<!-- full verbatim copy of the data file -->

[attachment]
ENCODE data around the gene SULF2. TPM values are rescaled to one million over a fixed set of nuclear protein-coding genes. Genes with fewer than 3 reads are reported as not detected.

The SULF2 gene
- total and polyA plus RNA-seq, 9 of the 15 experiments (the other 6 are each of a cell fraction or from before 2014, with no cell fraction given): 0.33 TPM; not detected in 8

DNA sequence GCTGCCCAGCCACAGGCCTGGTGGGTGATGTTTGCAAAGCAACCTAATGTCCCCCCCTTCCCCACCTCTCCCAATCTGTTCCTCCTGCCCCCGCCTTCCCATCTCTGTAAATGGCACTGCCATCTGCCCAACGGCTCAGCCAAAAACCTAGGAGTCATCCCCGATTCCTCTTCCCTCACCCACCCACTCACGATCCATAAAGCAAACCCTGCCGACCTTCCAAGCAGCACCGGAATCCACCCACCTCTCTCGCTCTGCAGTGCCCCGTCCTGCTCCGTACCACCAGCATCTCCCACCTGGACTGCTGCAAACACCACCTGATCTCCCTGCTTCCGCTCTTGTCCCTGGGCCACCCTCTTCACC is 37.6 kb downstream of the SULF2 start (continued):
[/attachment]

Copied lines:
ENCODE data around the gene SULF2. TPM values are rescaled to one million over a fixed set of nuclear protein-coding genes. Genes with fewer than 3 reads are reported as not detected.

The SULF2 gene
- total and polyA plus RNA-seq, 9 of the 15 experiments (the other 6 are each of a cell fraction or from before 2014, with no cell fraction given): 0.33 TPM; not detected in 8

DNA sequence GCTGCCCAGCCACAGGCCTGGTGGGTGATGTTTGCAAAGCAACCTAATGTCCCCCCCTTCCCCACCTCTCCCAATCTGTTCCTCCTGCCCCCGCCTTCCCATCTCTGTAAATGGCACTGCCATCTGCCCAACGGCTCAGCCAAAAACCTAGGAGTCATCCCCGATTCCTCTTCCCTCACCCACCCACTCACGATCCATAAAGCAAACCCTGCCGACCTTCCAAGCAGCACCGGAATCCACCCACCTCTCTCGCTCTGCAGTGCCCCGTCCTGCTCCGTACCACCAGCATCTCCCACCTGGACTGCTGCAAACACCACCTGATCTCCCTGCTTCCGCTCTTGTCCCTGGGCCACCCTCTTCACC is 37.6 kb downstream of the SULF2 start (continued):